A week on Wagonga
  |  First Published: April 2008

Steve Williamson is better known for his guided trout fishing but before moving to Jindabyne he was well acquainted with Pittwater, the Hawkesbury and Georges rivers and Botany Bay. He approaches each day with a different mindset from most anglers and in this article Steve and friends experience a tough week at Narooma. Steve’s open-minded approach produced when most other anglers would have had a terrible week.

My game is different from most anglers because I like the challenge of working out a new system by myself; catching fish is not so important to me.

Wagonga Inlet at Narooma was my choice for a new adventure so I phoned my fishing friends, told them what I had in mind and so evolved the ‘Steve Williamson’s Kill and Grill Fishing Tour’. Why ‘kill and grill’ I have no idea because most of us don’t even eat fish and friend Steve Tooley would faint if anyone killed a fish on his boat – he hates blood!

So with all the experts about to hit the water, no fish at Wagonga would be spared from our onslaught – we meant business! Well, we would like to think so, anyway.

In the Snowy Mountains I have the best trout fishing in Australia at my doorstep but only two or three hours’ drive away I also have the many South Coast estuary systems. To work out all of these would take the average angler more than a lifetime.

Winter is probably Not the best time of the year to target most estuary fish and I guess the fact that the area had just had over 150mm of rain didn’t help, either, but what the heck, we were in it for the challenge!

This was the third year that I had a weeks holiday at Narooma and on arrival at our chosen Black Bream Point Holiday Cabins we were eager to get onto the water.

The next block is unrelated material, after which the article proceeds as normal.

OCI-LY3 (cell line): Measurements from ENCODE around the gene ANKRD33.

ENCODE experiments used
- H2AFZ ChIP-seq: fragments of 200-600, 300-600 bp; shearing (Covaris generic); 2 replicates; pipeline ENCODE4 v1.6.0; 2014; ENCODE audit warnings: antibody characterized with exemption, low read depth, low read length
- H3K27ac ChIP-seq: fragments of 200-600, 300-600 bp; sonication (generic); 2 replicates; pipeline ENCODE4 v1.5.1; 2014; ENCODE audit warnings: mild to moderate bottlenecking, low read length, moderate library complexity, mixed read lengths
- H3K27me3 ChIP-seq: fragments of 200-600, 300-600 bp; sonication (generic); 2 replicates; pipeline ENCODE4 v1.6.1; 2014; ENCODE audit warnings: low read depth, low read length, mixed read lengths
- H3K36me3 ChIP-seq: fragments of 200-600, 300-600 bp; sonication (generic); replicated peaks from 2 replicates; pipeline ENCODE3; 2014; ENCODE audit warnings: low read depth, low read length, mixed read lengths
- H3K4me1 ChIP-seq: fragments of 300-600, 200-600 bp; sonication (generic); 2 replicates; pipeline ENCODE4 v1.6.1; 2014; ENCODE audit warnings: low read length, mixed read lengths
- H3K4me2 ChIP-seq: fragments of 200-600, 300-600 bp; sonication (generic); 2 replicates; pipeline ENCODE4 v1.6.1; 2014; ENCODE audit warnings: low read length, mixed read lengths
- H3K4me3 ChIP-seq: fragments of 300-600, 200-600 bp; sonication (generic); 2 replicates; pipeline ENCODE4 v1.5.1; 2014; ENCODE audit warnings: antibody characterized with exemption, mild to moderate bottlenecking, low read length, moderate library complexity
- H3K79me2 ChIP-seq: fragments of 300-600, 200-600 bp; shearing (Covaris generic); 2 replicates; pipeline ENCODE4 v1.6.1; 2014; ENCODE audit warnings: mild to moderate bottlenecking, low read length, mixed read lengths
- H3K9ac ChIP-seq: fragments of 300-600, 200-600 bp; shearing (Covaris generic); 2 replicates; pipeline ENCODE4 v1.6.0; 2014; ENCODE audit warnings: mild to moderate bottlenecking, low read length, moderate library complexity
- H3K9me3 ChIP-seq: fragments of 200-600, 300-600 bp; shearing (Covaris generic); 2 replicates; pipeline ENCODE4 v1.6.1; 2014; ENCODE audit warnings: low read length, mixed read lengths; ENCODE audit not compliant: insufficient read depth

Black Bream Point is on the western side of Wagonga Inlet, opposite the main town, and an excellent base for a fishing holiday. Our accommodation was one of the seven cabins on several acres of private land which included the resort’s own launching ramp and jetty – a perfect location for those who don’t want to jostle with other anglers at the local launching ramp each day.

Steve Tooley had fished the area many more times than most of my group so with his advice, looking at all the local maps and fishing reports as well as talking with local fishing guides, you would think we had a reasonable chance of catching a few fish.

We were also joined by my son, Jason, Barry Hein from Merimbula, Bruce and Eleanor from Wodonga and Robert Webley and son Cameron from Wollongong. Glen, who works in my shop, would also join us for a few days on condition that he put on his other hat as trained chef.

With five boats we should also be able to cover a lot of water and find the fish easier.


I launched my ‘Yellow Peril’ Polycraft on a cool to cold afternoon and had a run around to check out what I could see on the fish finder. In all honesty I would have to say that the single most important item that you need if fishing new waters is a quality, reliable sounder that you know how to use.

I use a Lowrance colour X18c which is a pretty decent type of sounder and while the average angler doesn’t have to spend quite so much, you do at least need to spend about $500 to get a unit that actually sees fish.

I were to jig a 2” lure in about 10m under the transducer, I would expect to see it on the screen and have photos to prove it.

Catching fish is a different story to seeing them on a sounder because there is just so many variables. Should I use a bait and just what bait? What about a lure, but what lure and want colour? Not so easy, is it?

When I arrive on a new waterway, I check it out first looking for the most likely spots that may hold fish. A fish needs two things, food and protection from predators and sometimes the environment.